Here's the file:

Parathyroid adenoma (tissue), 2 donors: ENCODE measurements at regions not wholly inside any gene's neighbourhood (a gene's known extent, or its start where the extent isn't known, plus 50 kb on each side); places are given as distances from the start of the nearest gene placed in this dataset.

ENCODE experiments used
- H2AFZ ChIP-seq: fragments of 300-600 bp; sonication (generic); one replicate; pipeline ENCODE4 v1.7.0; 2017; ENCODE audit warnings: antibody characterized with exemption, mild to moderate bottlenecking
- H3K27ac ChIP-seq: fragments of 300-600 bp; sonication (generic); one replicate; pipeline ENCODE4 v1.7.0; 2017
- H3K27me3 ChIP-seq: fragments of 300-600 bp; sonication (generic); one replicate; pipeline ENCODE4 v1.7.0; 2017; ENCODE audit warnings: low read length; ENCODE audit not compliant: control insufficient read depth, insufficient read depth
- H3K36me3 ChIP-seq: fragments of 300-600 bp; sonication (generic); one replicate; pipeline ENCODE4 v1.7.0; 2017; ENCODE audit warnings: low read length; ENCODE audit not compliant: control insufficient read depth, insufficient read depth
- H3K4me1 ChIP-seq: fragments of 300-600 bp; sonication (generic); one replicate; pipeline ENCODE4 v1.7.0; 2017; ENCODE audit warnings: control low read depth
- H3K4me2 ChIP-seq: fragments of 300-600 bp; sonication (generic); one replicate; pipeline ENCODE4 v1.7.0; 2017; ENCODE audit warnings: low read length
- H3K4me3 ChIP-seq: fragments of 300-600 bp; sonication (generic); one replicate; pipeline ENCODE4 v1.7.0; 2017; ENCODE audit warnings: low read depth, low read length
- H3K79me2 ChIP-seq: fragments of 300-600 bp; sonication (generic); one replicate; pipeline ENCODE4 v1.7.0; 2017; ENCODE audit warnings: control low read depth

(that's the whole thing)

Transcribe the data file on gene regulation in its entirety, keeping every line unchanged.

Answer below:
Parathyroid adenoma (tissue), 2 donors: ENCODE measurements at regions not wholly inside any gene's neighbourhood (a gene's known extent, or its start where the extent isn't known, plus 50 kb on each side); places are given as distances from the start of the nearest gene placed in this dataset.

ENCODE experiments used
- H2AFZ ChIP-seq: fragments of 300-600 bp; sonication (generic); one replicate; pipeline ENCODE4 v1.7.0; 2017; ENCODE audit warnings: antibody characterized with exemption, mild to moderate bottlenecking
- H3K27ac ChIP-seq: fragments of 300-600 bp; sonication (generic); one replicate; pipeline ENCODE4 v1.7.0; 2017
- H3K27me3 ChIP-seq: fragments of 300-600 bp; sonication (generic); one replicate; pipeline ENCODE4 v1.7.0; 2017; ENCODE audit warnings: low read length; ENCODE audit not compliant: control insufficient read depth, insufficient read depth
- H3K36me3 ChIP-seq: fragments of 300-600 bp; sonication (generic); one replicate; pipeline ENCODE4 v1.7.0; 2017; ENCODE audit warnings: low read length; ENCODE audit not compliant: control insufficient read depth, insufficient read depth
- H3K4me1 ChIP-seq: fragments of 300-600 bp; sonication (generic); one replicate; pipeline ENCODE4 v1.7.0; 2017; ENCODE audit warnings: control low read depth
- H3K4me2 ChIP-seq: fragments of 300-600 bp; sonication (generic); one replicate; pipeline ENCODE4 v1.7.0; 2017; ENCODE audit warnings: low read length
- H3K4me3 ChIP-seq: fragments of 300-600 bp; sonication (generic); one replicate; pipeline ENCODE4 v1.7.0; 2017; ENCODE audit warnings: low read depth, low read length
- H3K79me2 ChIP-seq: fragments of 300-600 bp; sonication (generic); one replicate; pipeline ENCODE4 v1.7.0; 2017; ENCODE audit warnings: control low read depth